But what do we really know about these names? What do they mean? What do they signify or indicate? To whom do they refer?  These names have been referred to as “Throne-Names”, the names or designations given to the Royal Messiah, to the son of David who was to be born of a virgin, and who would suffer and die on the cross, all to save God’s people from their sins.

 

These names reveal and describe the nature and the character of the Messiah. The prophet Isaiah is already revealing to us the identity of Christ our Savior! This morning we are going to consider the name or the designation “wonderful”. The prophet Isaiah reveals that the Christ child is Wonderful.      

  1. The Meaning of Wonderful
  2. The Comfort of Wonderful

 

1) The Meaning of Wonderful

Before we discuss the title itself I want to provide a little historical background for this passage from the book of Isaiah. The prophet Isaiah served during the reign of King Ahaz. Ahaz was a wicked king who reigned over the southern kingdom of Judah 730 years before Christ. 

 

These were very dark and difficult days in Judah’s history. King Ahaz had turned away from God and worshipped pagan gods and idols. He worshipped Molech, the god of fire, and even burned his own son as a sacrifice to him. He did things that would shame even the most pagan of kings.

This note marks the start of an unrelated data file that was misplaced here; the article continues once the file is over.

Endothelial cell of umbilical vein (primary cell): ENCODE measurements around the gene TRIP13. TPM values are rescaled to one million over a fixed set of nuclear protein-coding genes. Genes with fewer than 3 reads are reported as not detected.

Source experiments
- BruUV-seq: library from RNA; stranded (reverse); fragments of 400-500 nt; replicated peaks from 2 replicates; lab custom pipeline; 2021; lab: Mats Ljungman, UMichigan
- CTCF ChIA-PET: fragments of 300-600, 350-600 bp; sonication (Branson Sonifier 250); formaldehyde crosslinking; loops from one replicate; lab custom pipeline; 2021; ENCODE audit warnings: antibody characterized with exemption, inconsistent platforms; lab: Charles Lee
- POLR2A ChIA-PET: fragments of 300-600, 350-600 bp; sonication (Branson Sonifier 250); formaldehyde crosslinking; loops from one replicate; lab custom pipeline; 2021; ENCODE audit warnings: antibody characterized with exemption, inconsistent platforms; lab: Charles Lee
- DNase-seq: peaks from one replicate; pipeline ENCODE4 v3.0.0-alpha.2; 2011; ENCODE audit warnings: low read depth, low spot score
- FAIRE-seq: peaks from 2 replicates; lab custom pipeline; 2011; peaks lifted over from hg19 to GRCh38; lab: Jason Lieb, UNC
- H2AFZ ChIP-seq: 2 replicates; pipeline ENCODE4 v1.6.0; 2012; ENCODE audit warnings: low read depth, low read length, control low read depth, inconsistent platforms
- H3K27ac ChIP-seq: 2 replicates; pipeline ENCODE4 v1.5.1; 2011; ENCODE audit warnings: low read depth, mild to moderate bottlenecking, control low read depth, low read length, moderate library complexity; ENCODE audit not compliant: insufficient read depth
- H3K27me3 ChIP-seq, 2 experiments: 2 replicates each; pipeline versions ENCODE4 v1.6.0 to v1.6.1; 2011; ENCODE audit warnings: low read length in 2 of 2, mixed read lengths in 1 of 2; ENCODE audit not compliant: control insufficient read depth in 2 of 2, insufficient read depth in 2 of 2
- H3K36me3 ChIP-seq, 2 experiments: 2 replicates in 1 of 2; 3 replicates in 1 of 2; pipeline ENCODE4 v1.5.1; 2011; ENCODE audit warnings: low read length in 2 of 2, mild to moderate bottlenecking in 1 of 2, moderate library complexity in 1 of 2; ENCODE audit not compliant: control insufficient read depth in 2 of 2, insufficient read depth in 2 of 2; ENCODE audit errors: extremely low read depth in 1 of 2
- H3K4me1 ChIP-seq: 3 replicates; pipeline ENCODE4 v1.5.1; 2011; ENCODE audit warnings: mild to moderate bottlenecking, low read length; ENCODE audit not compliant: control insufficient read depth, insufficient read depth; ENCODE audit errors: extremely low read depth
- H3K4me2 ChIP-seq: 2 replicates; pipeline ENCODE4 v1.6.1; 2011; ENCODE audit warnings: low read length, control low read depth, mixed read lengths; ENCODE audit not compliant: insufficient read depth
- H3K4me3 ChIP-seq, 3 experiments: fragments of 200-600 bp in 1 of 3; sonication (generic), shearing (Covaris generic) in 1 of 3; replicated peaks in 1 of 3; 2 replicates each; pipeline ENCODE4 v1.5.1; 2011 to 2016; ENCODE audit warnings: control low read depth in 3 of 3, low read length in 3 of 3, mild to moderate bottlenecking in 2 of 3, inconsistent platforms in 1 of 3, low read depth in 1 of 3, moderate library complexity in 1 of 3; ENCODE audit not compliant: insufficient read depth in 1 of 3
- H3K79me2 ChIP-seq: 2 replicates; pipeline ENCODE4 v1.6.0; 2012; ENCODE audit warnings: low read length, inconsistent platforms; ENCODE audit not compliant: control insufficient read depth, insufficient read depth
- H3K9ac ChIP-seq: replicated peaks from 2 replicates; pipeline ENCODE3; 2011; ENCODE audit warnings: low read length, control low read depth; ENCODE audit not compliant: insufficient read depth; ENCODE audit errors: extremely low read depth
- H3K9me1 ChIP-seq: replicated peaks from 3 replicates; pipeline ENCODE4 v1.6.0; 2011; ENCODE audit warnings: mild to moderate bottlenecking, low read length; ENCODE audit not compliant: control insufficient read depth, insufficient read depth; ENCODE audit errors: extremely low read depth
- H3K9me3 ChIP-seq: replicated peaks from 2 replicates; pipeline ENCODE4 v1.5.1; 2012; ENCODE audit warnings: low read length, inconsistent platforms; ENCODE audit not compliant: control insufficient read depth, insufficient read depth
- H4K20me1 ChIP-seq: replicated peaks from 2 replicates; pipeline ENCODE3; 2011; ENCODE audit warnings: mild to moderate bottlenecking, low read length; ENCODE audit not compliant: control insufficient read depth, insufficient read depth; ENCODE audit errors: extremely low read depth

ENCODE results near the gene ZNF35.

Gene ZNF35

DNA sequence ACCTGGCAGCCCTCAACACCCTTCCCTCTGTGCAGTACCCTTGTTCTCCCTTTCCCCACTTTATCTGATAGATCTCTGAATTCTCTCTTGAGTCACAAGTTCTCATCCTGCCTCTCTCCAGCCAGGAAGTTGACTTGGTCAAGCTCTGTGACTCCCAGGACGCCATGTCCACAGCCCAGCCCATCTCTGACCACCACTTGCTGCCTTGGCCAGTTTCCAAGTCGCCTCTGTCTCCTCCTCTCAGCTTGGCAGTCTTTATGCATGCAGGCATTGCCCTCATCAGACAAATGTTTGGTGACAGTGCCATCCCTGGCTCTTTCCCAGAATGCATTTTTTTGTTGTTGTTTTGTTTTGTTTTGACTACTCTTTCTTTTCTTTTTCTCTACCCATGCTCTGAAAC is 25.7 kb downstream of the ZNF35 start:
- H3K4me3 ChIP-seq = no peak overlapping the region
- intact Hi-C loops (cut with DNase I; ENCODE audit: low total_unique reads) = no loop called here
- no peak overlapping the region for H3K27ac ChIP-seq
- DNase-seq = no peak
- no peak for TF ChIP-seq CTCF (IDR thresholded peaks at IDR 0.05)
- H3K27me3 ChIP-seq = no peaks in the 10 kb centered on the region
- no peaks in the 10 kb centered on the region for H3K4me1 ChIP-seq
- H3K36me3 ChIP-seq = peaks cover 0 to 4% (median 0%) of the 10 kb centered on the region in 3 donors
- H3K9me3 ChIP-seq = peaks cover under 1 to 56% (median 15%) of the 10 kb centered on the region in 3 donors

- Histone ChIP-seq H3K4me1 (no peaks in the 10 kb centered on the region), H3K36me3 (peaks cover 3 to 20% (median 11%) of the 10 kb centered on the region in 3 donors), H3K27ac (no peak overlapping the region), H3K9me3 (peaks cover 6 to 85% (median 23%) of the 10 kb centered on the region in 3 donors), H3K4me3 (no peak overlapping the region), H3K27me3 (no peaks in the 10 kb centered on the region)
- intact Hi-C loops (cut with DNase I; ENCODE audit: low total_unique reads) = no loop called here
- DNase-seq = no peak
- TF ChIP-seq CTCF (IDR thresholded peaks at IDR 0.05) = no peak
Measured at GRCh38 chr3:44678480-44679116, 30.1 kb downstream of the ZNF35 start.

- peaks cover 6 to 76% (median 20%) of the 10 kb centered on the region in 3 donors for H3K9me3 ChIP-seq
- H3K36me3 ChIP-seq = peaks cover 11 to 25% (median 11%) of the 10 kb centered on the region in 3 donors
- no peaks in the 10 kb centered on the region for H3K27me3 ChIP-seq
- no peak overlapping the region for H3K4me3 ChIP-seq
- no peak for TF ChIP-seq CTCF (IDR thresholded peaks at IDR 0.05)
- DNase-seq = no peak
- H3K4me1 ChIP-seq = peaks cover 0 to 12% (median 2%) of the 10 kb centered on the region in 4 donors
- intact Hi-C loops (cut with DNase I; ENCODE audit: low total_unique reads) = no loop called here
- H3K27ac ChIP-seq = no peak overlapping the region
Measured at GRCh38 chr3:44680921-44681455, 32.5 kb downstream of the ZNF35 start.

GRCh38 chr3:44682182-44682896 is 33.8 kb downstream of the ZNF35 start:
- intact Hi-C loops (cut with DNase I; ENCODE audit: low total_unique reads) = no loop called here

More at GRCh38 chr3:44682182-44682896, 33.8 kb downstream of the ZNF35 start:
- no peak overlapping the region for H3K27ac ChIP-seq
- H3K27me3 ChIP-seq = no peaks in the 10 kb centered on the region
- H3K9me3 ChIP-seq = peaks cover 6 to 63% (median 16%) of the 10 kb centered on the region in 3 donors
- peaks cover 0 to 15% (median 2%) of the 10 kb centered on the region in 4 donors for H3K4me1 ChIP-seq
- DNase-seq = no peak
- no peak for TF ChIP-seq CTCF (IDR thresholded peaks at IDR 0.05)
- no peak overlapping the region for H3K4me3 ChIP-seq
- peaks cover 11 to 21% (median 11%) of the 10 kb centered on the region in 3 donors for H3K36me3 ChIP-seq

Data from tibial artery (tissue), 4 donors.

It was during these dark days that the king of Israel (the northern ten tribes), king Pekah, conspired against Judah, against king Ahaz. Pekah made an alliance with the king of Syria to make war against Judah and dethrone Ahaz so that he could put someone on the throne in Judah who would be more sympathetic to their cause.

 

So Ahaz (and all the people of Judah) were filled with fear and dread. Isaiah 7: 1-3 tells us this: When Ahaz son of Jotham, the son of Uzziah, was king of Judah, King Rezin of Aram and Pekah son of Remaliah king of Israel marched up to fight against Jerusalem, but they could not overpower it. Now the house of David was told, “Aram has allied itself with Ephraim”; so the hearts of Ahaz and his people were shaken, as the trees of the forest are shaken by the wind.

 

The people were terrified. But what did Ahaz do? Did he turn to the Lord for help? Did he pray to God to deliver him?  No.  Ahaz reached out to another wicked king to make an alliance with him.